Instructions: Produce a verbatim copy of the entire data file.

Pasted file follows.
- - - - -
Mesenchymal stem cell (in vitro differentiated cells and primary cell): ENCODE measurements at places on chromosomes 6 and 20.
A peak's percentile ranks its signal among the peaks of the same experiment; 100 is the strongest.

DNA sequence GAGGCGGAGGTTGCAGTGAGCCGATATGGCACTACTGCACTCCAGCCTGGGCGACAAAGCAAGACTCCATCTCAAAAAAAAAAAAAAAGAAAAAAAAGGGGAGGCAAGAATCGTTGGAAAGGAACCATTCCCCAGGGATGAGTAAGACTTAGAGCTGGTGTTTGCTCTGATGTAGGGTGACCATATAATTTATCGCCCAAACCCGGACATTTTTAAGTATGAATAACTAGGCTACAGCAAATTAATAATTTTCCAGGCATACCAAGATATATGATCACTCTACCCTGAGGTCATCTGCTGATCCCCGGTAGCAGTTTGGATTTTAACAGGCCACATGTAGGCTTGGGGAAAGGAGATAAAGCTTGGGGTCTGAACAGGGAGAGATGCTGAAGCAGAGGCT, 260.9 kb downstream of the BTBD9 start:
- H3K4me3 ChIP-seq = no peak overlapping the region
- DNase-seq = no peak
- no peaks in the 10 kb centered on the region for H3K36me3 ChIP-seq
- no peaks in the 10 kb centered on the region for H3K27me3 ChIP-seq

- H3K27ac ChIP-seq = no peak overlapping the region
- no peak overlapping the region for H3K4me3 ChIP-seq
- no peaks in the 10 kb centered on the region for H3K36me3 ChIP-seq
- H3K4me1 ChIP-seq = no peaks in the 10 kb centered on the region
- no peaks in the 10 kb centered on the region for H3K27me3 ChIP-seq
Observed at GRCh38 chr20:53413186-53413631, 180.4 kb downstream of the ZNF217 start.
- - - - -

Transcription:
Mesenchymal stem cell (in vitro differentiated cells and primary cell): ENCODE measurements at places on chromosomes 6 and 20.
A peak's percentile ranks its signal among the peaks of the same experiment; 100 is the strongest.

DNA sequence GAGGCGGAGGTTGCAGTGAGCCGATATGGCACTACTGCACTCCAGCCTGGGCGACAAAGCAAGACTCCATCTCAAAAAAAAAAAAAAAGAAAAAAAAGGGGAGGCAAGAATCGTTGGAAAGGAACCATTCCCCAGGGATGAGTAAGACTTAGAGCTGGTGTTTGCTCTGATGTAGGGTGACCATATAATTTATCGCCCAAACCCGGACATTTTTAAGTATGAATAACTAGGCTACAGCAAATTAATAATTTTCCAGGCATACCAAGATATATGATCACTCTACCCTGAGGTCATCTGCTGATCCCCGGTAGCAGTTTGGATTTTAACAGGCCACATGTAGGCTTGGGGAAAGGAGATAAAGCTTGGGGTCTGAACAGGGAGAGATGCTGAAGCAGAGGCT, 260.9 kb downstream of the BTBD9 start:
- H3K4me3 ChIP-seq = no peak overlapping the region
- DNase-seq = no peak
- no peaks in the 10 kb centered on the region for H3K36me3 ChIP-seq
- no peaks in the 10 kb centered on the region for H3K27me3 ChIP-seq

- H3K27ac ChIP-seq = no peak overlapping the region
- no peak overlapping the region for H3K4me3 ChIP-seq
- no peaks in the 10 kb centered on the region for H3K36me3 ChIP-seq
- H3K4me1 ChIP-seq = no peaks in the 10 kb centered on the region
- no peaks in the 10 kb centered on the region for H3K27me3 ChIP-seq
Observed at GRCh38 chr20:53413186-53413631, 180.4 kb downstream of the ZNF217 start.